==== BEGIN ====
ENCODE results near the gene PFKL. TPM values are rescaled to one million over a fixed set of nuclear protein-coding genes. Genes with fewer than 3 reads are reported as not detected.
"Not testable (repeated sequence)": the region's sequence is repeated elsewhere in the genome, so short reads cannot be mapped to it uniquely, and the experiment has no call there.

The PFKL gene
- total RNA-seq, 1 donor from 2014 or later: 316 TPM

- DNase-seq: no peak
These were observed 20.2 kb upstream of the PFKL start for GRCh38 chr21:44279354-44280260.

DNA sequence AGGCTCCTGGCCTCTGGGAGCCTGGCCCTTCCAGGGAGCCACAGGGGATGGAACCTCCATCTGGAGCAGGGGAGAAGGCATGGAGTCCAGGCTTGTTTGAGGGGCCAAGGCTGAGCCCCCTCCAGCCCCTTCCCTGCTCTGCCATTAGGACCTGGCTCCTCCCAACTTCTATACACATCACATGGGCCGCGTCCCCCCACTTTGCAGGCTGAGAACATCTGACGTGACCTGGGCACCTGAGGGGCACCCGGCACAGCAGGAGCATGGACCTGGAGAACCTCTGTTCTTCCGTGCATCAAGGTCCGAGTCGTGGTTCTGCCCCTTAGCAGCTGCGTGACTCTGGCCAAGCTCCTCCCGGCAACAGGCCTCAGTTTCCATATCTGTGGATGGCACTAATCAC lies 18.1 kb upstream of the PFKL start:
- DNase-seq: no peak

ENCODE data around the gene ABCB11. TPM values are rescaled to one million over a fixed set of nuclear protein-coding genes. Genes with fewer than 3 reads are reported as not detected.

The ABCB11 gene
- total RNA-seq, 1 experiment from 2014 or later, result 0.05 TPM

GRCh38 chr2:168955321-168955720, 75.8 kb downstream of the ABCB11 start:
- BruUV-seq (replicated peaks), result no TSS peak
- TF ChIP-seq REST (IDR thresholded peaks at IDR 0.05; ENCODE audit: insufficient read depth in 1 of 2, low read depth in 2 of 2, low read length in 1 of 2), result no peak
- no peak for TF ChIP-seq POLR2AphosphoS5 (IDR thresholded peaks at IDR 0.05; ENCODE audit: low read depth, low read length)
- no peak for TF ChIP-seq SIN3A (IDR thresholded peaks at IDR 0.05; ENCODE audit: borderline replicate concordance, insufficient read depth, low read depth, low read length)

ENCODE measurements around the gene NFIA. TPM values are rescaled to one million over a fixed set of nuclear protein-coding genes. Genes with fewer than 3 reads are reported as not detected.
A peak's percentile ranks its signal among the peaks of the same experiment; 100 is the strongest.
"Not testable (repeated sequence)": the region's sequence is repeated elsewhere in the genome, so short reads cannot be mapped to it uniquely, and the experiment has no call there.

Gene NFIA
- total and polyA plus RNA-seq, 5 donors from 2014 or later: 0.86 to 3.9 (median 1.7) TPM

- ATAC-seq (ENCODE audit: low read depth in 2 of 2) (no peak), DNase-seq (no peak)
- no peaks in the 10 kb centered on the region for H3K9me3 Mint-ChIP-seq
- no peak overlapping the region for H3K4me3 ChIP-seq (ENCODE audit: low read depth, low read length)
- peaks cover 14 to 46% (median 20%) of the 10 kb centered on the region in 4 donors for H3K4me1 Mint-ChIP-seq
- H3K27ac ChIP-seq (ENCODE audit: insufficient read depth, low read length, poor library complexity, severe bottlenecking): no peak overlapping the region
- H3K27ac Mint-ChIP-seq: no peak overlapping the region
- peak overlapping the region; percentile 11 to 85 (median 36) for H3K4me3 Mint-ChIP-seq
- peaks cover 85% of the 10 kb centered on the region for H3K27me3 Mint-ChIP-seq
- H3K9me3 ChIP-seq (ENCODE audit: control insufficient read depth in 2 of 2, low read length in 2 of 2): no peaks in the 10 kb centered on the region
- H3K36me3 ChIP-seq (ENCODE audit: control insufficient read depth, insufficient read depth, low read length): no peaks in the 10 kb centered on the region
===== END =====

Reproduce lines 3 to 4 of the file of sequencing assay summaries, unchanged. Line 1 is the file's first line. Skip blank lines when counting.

The PFKL gene
- total RNA-seq, 1 donor from 2014 or later: 316 TPM